Babies should be fed when they indicate hunger. Crying is a late indicator of hunger – breastfeeding is much easier for both mom and baby if mom is able to pick up on baby’s earlier hunger cues.
Common infant hunger cues include:
|Early hunger cue||Late hunger cue|
“My newborn wants to sleep all the time! Should I wake him to nurse?”
Yes, if he doesn’t wake on his own. Many newborns are very sleepy in the early days or weeks and may not exhibit hunger cues as often as they actually need to eat. Newborns should be nursed anytime they cue hunger, but at least every 2 hours during the day and at least once during the night. Once your baby has established a good weight gain pattern (at least 4 ounces per week, for babies under 4 months), you can stop waking baby to nurse and let him set his own pattern.
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“My baby just started sleeping longer at night. Do I need to wake him to nurse?”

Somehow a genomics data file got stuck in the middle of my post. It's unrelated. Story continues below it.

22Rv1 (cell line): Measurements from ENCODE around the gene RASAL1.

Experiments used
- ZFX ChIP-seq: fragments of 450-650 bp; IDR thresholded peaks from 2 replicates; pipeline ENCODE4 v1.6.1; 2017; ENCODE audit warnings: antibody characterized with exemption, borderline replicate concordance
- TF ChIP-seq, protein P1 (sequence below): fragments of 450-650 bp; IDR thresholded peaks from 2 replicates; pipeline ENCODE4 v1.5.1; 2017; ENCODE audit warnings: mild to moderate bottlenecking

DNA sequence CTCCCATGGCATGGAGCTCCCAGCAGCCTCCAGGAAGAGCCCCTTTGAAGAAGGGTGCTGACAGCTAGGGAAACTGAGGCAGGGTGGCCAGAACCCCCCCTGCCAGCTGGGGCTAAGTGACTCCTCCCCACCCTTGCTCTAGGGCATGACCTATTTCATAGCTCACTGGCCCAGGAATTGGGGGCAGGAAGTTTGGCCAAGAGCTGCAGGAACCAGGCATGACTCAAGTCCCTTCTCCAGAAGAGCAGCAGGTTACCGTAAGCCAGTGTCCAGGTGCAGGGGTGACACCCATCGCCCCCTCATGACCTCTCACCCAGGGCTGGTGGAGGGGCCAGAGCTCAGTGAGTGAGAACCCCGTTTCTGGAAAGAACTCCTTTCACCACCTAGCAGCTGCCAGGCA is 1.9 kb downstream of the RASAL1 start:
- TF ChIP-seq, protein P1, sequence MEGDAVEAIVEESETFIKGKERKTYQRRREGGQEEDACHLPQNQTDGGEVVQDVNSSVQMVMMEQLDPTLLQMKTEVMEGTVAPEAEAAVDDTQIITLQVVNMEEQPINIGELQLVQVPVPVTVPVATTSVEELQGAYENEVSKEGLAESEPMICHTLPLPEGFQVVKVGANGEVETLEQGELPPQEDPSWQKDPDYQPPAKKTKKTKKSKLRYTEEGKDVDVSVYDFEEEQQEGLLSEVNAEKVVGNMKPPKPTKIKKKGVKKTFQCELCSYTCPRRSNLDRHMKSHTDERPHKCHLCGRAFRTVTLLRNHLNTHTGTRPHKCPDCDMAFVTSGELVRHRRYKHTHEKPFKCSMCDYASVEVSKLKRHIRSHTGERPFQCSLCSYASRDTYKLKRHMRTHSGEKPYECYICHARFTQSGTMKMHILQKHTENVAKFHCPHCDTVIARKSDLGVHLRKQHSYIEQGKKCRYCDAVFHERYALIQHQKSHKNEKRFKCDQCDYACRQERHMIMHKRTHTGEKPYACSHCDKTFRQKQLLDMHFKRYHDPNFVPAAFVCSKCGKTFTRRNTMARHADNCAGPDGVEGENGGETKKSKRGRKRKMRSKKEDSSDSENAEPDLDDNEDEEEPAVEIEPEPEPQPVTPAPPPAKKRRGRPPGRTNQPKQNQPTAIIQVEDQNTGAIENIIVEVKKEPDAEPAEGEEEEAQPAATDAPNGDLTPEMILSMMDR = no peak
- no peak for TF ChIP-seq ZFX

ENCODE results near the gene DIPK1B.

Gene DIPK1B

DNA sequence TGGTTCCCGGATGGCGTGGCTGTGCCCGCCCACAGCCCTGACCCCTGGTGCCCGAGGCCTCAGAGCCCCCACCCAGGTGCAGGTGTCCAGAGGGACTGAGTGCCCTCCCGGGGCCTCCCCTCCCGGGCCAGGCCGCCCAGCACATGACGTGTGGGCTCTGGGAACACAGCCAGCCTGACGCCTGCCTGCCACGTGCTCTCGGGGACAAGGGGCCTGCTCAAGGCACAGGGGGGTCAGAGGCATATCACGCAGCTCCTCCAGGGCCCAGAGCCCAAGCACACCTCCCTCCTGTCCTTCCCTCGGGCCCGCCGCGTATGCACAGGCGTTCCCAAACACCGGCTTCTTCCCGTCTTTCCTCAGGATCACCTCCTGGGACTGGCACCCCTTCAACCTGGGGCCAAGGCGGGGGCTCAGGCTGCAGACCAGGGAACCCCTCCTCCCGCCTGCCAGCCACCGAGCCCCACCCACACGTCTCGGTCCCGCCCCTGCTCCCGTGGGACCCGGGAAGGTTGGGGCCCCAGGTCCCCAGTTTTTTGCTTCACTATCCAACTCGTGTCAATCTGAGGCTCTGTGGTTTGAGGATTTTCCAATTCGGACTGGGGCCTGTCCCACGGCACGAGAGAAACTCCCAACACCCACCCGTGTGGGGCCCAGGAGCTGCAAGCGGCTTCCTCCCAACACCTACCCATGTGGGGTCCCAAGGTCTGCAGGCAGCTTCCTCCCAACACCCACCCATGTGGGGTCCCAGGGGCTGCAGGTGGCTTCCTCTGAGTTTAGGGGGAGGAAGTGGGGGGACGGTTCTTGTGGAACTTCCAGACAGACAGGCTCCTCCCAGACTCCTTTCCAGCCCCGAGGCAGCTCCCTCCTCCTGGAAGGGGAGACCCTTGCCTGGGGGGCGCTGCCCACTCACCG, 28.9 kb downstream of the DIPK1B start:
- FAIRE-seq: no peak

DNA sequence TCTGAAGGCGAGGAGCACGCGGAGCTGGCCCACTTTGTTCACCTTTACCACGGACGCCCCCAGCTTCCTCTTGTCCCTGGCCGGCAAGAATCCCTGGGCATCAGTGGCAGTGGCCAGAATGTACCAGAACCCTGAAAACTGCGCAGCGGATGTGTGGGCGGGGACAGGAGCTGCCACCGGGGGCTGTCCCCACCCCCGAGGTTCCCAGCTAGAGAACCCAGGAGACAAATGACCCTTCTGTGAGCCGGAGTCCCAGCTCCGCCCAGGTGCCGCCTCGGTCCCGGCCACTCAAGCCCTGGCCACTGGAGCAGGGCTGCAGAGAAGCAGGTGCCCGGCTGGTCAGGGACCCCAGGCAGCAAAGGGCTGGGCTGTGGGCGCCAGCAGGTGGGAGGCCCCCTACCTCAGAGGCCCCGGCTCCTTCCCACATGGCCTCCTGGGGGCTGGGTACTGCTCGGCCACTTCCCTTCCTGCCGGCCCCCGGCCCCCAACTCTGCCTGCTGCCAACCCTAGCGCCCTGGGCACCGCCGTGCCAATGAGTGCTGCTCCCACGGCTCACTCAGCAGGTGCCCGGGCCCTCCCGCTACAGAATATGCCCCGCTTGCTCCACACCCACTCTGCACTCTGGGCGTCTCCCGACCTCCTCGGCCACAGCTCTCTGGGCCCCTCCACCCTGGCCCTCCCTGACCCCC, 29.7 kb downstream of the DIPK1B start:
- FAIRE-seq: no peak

If your baby is younger than 4 weeks, then it is a good idea to wake baby at least every 4-5 hours at night to nurse if he does not wake on his own. If your child is older than 4 weeks, you can allow baby to sleep as long as he wants at night as long as he is peeing, pooping, and gaining weight within normal parameters.
“My baby frequently sucks on his hands. Does this always mean that he’s hungry?”
After the newborn period, hand sucking is not as reliable an indicator of hunger. Starting at around 6-8 weeks, baby will begin to gain more control over his hands and will soon begin to explore his hands and everything else using his mouth. It is also common for babies to suck on their hands when their gums become tender in preparation for tooth eruption. Symptoms of teething can sometimes occur weeks and even months before the first tooth erupts. More here on teething.
Hunger Cues Video from Breastfeeding.com
Feeding Cues from the Australian Breastfeeding Association
Feeding on Cue NEW BEGINNINGS, Vol. 20 No. 4, July-August 2003, p. 126
Should baby be on a schedule? Links @
Examining the Evidence for Cue Feeding Breastfed Infants by Lisa Marasco, BA, IBCLC and Jan Barger, MA, RN, IBCLC